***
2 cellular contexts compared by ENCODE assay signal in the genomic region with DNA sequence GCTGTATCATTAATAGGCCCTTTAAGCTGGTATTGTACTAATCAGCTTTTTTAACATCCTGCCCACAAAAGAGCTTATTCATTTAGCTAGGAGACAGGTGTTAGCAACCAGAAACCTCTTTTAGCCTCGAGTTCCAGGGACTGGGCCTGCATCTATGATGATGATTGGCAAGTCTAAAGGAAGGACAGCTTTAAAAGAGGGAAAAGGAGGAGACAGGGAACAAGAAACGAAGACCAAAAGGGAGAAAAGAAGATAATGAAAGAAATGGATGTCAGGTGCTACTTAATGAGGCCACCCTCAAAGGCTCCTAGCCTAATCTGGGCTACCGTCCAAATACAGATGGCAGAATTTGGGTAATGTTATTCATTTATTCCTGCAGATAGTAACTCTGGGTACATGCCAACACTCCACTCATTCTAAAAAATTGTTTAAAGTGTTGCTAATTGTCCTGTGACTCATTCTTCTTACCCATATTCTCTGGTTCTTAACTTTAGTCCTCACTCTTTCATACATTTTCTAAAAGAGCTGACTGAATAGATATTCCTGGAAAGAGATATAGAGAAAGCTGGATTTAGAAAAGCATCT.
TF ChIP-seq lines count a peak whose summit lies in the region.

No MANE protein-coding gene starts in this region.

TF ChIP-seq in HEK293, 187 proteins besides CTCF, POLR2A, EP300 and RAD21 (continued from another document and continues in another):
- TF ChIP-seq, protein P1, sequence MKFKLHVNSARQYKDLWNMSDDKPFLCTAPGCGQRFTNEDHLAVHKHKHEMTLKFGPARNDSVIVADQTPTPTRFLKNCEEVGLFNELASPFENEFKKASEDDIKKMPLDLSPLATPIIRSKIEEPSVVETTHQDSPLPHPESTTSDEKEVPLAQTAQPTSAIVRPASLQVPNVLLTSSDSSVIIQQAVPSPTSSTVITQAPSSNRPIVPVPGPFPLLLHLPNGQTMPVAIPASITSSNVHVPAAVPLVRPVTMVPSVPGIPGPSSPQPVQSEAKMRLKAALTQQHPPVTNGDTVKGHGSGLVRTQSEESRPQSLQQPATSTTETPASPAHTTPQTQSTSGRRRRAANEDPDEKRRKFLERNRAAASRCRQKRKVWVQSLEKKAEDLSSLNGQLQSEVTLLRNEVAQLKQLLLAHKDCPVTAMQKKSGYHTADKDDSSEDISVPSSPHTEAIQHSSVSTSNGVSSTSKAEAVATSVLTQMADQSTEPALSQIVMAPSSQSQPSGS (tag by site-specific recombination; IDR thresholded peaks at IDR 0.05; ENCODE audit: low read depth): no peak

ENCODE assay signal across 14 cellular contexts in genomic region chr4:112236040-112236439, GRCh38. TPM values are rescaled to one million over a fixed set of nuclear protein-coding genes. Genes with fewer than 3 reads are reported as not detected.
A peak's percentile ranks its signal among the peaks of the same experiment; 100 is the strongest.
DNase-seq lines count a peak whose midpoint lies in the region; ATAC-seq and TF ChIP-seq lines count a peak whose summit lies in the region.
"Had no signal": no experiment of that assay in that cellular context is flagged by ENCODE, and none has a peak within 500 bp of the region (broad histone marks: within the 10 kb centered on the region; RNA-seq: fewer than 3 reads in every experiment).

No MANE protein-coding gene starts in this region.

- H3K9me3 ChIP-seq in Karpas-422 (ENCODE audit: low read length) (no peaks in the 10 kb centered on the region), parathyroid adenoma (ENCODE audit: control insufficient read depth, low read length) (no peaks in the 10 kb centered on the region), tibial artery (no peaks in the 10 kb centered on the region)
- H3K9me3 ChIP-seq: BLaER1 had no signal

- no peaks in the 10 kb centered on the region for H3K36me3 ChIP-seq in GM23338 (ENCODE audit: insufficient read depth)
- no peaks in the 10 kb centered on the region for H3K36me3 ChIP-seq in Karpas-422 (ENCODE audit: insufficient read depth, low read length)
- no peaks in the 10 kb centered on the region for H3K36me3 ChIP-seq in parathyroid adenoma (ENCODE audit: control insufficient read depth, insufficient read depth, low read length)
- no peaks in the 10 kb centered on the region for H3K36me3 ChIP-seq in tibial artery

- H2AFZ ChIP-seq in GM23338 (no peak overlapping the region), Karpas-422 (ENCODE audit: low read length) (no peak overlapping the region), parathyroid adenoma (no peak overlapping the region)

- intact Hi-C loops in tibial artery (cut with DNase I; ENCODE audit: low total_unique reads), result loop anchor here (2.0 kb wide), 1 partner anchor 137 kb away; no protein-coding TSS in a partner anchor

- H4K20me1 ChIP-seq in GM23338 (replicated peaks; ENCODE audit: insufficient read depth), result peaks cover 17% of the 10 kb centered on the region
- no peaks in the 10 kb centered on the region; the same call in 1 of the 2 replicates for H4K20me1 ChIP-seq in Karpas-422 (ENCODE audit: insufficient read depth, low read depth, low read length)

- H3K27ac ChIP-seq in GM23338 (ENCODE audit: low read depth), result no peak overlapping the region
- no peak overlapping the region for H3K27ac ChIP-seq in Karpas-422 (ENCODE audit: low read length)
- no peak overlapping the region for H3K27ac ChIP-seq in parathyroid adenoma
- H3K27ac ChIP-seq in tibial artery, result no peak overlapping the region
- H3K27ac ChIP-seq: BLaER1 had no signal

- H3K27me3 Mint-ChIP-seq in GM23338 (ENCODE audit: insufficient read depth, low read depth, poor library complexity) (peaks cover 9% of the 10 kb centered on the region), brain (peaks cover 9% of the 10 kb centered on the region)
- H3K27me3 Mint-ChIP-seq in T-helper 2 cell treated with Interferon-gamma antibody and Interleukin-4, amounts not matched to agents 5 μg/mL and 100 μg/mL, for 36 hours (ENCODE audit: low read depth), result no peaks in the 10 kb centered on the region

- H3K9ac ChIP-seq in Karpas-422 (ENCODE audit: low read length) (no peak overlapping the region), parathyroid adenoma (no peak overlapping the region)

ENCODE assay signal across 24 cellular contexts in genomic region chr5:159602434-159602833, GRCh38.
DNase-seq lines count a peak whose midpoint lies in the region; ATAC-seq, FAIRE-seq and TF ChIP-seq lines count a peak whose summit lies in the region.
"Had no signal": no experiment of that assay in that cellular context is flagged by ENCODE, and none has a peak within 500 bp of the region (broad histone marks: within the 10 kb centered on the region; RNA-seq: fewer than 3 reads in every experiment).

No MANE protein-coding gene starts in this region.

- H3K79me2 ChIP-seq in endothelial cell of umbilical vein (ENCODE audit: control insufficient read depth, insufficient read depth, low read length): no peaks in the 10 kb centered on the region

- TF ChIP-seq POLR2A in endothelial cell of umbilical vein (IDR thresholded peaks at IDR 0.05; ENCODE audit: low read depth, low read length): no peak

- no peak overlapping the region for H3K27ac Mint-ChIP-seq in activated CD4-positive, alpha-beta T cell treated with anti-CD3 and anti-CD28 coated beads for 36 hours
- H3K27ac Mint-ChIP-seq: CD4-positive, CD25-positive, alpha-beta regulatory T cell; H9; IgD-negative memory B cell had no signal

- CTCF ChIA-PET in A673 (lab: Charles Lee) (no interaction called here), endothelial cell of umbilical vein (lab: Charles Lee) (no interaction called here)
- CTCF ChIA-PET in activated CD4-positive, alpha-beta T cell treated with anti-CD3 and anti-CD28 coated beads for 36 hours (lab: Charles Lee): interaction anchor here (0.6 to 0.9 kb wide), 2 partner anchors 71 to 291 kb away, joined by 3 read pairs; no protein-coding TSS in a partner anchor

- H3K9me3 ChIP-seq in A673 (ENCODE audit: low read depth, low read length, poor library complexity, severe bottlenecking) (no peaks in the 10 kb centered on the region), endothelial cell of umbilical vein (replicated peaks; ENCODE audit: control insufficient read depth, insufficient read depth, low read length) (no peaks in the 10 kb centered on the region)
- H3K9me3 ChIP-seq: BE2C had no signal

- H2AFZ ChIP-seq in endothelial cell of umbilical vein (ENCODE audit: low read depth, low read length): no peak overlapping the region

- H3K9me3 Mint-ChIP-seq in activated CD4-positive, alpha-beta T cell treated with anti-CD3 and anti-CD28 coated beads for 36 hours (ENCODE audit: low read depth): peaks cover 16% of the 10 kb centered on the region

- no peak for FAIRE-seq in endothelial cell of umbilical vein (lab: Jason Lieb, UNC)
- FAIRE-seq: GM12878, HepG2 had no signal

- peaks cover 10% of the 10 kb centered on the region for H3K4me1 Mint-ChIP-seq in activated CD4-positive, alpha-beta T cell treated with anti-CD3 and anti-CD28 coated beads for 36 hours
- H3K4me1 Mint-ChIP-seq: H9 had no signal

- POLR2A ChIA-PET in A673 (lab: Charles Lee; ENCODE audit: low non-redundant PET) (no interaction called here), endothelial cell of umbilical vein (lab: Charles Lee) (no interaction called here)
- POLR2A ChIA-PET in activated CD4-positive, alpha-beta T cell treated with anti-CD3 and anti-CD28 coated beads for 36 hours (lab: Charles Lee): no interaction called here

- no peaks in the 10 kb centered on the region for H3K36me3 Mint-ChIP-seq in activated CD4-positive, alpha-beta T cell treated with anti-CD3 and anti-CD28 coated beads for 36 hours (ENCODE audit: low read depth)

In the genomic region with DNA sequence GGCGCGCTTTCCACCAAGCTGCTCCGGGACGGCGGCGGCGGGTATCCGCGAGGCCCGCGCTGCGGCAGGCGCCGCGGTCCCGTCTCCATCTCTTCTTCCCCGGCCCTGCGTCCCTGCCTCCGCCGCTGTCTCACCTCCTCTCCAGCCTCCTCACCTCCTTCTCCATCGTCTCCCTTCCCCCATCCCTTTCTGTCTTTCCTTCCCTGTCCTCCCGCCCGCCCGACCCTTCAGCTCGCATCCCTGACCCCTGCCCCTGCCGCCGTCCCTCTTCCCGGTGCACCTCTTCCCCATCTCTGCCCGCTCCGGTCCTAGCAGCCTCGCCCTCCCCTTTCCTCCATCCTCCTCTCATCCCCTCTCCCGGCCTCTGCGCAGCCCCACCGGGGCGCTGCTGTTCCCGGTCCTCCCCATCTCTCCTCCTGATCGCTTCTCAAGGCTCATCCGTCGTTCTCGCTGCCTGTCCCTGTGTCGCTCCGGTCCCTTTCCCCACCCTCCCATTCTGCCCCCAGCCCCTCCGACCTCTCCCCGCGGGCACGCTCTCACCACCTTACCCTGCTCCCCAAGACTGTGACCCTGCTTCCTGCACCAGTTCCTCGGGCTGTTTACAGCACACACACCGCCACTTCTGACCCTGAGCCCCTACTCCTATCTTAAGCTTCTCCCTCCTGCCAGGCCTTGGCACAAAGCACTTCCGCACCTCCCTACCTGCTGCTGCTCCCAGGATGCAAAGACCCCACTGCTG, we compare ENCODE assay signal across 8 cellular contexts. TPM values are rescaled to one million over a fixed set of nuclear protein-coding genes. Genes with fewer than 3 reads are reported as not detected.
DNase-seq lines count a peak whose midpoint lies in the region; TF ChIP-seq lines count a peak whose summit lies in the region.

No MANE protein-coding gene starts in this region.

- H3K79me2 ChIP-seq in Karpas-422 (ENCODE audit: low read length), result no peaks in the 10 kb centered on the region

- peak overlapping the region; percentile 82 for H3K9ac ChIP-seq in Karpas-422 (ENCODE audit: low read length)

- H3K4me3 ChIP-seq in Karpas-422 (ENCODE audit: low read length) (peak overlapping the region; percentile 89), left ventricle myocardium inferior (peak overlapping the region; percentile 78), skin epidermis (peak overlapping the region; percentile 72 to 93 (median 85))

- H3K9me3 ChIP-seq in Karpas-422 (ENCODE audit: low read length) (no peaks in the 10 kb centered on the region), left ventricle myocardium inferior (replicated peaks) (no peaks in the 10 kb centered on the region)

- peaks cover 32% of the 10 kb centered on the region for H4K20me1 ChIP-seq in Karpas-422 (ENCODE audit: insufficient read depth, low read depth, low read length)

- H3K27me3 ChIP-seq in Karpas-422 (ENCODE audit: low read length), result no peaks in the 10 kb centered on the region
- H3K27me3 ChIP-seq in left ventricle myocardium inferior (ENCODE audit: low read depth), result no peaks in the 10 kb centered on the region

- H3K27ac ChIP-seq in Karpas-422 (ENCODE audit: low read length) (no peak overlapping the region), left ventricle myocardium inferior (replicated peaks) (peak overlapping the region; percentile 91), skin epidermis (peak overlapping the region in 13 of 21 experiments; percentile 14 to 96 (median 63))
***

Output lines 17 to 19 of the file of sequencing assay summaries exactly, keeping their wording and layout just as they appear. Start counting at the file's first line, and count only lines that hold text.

- H2AFZ ChIP-seq in GM23338 (no peak overlapping the region), Karpas-422 (ENCODE audit: low read length) (no peak overlapping the region), parathyroid adenoma (no peak overlapping the region)

- intact Hi-C loops in tibial artery (cut with DNase I; ENCODE audit: low total_unique reads), result loop anchor here (2.0 kb wide), 1 partner anchor 137 kb away; no protein-coding TSS in a partner anchor

- H4K20me1 ChIP-seq in GM23338 (replicated peaks; ENCODE audit: insufficient read depth), result peaks cover 17% of the 10 kb centered on the region